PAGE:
5 Things to Know about the State of GMOs

Genetically modified organisms are, in a word, contentious. Some see the act of altering a plant's genetics to generate heartier, more productive crops as a necessity to keep up with the world's growing food demands. Others consider it playing God...

May 5, 2014 | Source: The Wall Street Journal | by Rani Molla

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They’ve grown tremendously

When genetically modified crops were introduced in 1996, farmers planted them across 1.7 million hectares (4.2 million acres). Today they cover 175 million hectares, according to International Service for the Acquisition of Agri-biotech Applications, a nonprofit group that promotes biotechnology in agriculture and is funded partly by biotech seed makers.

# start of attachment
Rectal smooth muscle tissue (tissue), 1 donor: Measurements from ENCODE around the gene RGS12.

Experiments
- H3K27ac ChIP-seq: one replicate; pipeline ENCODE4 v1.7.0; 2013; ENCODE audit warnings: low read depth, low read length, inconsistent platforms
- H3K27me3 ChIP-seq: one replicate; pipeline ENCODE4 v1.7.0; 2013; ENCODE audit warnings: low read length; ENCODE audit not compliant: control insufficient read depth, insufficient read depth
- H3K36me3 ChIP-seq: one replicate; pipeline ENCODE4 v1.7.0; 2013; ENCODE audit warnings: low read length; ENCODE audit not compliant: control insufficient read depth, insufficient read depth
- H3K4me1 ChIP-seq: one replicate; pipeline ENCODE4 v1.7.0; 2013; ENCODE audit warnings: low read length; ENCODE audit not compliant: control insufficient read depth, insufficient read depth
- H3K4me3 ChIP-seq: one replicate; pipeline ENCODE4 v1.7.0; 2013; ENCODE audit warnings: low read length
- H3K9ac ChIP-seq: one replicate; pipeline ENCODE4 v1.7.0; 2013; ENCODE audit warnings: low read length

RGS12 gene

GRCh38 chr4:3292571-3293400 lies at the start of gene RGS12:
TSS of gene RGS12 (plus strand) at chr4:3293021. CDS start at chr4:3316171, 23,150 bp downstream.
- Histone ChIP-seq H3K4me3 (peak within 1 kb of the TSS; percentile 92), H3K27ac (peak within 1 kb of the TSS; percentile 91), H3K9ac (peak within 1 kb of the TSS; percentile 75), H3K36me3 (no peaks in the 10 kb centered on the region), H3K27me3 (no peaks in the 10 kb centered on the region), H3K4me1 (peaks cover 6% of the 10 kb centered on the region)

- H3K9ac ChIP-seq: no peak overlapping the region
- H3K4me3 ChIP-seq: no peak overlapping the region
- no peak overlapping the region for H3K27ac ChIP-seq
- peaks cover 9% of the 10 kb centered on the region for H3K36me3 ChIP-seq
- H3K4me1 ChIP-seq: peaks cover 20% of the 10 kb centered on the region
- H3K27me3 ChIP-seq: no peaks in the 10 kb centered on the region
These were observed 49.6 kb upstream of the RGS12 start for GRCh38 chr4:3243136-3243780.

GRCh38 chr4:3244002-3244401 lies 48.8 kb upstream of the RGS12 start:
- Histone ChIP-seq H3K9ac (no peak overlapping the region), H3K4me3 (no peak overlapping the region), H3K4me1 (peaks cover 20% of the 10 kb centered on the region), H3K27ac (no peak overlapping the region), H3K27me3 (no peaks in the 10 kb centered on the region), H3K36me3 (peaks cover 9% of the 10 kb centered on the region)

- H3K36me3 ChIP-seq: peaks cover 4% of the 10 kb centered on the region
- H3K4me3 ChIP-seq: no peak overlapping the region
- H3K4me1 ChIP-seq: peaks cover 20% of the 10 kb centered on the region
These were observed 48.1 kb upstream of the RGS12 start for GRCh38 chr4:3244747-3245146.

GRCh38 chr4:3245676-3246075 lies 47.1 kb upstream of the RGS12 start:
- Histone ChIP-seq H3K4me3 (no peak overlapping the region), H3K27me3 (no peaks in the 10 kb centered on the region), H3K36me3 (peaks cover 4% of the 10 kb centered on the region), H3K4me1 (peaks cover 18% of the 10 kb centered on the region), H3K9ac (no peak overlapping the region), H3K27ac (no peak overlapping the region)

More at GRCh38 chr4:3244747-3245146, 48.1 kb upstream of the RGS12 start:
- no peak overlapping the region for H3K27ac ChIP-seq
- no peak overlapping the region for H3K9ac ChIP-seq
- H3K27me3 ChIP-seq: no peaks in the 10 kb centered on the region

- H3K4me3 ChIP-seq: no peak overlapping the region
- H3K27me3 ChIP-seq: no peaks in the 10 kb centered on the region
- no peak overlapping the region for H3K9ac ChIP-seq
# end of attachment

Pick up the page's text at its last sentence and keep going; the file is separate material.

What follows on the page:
Despite the increase in genetically modified crops in developing nations, ETC Group, a Canadian organization opposed to GMOs, estimates that 80%-90% of the seed planted by farmers in the global South comes from the ‘informal sector,’ which includes farm-saved seeds, sharing seeds with neighboring farms and seed sales in local markets and seed fairs.


  Four plants make up most of the world’s GMO crops

Soy, corn, cotton and canola together make up 99% of the world’s genetically modified crop acreage. According to ISAAA, farmers mostly look for GMOs that are insect resistant, disease resistant and herbicide tolerant. Increasingly, they’re also looking for crops that can withstand climate change.


5 countries lead the world in genetically modified crop production

While some places, including the European Union and China, are becoming increasingly restrictive of genetically modified imports, others are embracing GMOs. In 2013, 27 countries grew genetically modified crops, according to ISAAA, with nearly 90% of those crops concentrated in five countries.